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Posted on December 18, 2011 | 6 Comments
The famous (and famously mangled) quote by George Santayana continues to run around my head whenever I debate with a Raptor fans the merits of “tanking” vs “winning now”.
If you’re a Raptor fan, you no doubt heard the rumours that were flying around at the beginning of the “offseason”. Most of them I mentioned in a previous post. And if you’re a Raptor fan, no doubt you debated with another Raptor fan about whether or not signing one of the better free agents would be a good idea. To some Raptor fans, signing a guy like Tyson Chandler, DeAndre Jordan or even Shane Battier would have been a no-brainer. Why not improve the team if you can, right? Well, other fans feel that the team is not going to compete anyway, so with the upcoming draft looking like one of the better ones in more than a decade, the last thing the team should be doing is adding more wins, which would take chances away from finishing in the top 3 in the NBA Draft Lottery.
If you want to know my opinion, you just have to look at the history of the Raptors.
NOT GOOD ENOUGH, BUT NOT BAD ENOUGH
In their 16 years of existence, the Raptors have finished between .320 and .580 twelve times. That’s twelve times out of sixteen where the team has finished with between 26 wins and 47 wins1. During those seasons the Raptors made the playoffs four times, only making it to the second round once. The times they didn’t make the playoffs, only once did they secure a top five draft pick, when they won the lottery and selected Andrea Bargnani.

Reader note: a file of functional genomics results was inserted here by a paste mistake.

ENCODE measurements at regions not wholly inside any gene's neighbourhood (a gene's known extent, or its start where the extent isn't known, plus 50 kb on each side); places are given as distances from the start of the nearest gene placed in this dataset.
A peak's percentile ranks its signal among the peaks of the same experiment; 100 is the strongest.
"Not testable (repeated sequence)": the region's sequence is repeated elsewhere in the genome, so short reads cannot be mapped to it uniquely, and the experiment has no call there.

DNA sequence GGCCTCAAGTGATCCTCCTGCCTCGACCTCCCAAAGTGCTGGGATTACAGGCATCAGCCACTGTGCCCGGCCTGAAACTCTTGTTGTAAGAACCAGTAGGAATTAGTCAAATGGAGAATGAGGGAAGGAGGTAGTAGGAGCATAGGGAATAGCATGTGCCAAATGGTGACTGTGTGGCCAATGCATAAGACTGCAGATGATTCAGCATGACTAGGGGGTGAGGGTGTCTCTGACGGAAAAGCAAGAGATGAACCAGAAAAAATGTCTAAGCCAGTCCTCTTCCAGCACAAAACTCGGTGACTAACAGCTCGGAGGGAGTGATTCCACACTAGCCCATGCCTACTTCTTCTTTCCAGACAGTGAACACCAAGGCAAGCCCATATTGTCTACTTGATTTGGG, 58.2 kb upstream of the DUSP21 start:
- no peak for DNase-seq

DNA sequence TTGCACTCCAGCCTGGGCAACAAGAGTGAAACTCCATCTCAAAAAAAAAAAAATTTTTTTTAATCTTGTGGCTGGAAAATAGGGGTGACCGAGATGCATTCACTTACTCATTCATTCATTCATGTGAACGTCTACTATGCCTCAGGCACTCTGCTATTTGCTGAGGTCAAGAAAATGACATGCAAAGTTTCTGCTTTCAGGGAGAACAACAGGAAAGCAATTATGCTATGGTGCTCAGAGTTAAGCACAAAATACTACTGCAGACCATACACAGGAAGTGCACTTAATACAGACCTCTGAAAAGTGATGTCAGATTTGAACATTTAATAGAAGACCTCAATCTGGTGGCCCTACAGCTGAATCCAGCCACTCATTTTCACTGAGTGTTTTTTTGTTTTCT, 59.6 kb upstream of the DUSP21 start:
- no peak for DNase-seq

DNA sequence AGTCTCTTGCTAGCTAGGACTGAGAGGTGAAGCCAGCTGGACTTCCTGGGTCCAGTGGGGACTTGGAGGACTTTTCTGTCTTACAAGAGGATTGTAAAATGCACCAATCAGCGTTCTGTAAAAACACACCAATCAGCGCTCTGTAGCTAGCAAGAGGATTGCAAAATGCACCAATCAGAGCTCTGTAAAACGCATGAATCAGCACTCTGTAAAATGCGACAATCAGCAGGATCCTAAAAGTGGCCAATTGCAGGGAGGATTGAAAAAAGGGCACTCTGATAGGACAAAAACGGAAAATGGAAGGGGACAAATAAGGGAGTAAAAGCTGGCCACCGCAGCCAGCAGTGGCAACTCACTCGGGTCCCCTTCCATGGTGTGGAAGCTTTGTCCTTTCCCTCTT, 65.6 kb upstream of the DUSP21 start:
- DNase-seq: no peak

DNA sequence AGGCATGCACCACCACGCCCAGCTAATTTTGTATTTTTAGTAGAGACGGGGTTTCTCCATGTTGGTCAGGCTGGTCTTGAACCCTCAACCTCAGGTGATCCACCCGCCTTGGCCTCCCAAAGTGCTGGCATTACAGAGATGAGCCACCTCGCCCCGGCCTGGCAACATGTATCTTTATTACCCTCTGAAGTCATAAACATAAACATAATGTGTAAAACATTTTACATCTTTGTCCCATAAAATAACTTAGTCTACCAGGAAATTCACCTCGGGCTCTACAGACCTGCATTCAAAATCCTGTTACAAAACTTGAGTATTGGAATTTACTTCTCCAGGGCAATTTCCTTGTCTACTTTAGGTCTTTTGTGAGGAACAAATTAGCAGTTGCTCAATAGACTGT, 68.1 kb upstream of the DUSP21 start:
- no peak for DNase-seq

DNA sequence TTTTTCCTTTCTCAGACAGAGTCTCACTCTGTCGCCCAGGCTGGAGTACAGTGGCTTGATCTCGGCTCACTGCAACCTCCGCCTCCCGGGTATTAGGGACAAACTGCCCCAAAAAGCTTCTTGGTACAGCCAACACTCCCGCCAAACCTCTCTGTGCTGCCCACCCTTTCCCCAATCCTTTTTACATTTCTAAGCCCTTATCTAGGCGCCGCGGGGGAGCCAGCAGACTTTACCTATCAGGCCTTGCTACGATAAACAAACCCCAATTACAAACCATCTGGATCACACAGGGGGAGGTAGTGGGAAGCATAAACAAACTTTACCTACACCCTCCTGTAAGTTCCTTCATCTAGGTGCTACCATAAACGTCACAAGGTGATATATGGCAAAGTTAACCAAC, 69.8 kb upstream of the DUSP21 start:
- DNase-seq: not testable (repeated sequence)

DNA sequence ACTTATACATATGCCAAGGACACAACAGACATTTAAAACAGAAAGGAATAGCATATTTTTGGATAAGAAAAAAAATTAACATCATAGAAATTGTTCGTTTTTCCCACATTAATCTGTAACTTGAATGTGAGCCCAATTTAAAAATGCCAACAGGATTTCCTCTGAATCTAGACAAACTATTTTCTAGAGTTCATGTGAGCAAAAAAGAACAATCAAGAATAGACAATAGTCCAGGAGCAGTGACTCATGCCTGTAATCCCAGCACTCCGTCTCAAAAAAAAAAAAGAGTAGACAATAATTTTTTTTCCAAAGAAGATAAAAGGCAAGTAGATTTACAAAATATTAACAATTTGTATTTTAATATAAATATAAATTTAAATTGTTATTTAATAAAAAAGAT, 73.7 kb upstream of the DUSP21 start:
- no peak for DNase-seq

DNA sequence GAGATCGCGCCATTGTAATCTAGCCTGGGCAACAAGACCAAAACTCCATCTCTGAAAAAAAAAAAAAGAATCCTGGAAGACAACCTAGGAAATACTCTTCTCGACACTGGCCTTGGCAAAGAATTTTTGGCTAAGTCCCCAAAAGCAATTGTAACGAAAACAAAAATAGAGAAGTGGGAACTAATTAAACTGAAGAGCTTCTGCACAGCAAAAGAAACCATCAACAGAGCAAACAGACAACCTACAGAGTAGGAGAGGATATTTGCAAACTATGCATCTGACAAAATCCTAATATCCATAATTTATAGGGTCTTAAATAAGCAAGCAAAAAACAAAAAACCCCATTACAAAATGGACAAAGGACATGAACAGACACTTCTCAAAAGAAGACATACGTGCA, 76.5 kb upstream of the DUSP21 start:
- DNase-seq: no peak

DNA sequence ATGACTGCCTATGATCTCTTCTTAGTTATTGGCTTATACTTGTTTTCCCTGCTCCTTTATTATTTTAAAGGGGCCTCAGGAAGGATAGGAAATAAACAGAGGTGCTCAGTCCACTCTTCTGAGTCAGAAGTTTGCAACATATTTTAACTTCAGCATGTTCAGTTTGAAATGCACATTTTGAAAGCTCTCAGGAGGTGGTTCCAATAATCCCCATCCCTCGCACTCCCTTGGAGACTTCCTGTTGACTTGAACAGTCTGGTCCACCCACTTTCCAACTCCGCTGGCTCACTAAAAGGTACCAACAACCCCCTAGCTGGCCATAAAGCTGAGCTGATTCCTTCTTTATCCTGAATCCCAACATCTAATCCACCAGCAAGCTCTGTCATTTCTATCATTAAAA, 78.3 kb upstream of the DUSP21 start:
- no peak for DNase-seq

Meanwhile, the 4 times they finished below 26 wins, they came up with Marcus Camby, Vince Carter, Chris Bosh and Jonas Valanciunas. While Valanciunas hasn’t had a chance to play in the NBA, yet, Carter and Bosh all went on to become perennial All-Stars and All-NBA players, and Camby went on to become the 2007 Defensive Player of the Year.
The Raptors have won a franchise best 47 wins twice in their history. The first time with Carter and the second time with Bosh. Carter lead the Raptors to three playoff berths while Bosh lead Toronto to two.
To me, it’s obvious that the most success the Raptors have had was when they started off at the bottom. The 16 wins in 1998 led to Vince Carter and eventually three consecutive playoff appearances, including their only second round appearance. The 24 wins in 2003 led to Chris Bosh and two consecutive playoff appearances.
Last year, with Bosh gone to Miami,the Raptors started the season without an All-Star on the roster for the first time in more than a decade. Despite this, many fans were talking about playoffs again, despite predictions to the contrary by most media pundits and those connected to the NBA. Then the team went out and lost 60 games and got the fifth pick in the draft, and some think possibly the best player, in Jonas Valanciunas. Maybe it’s just me, but I think that’s better than another first round exit or, even worse, a low lottery pick.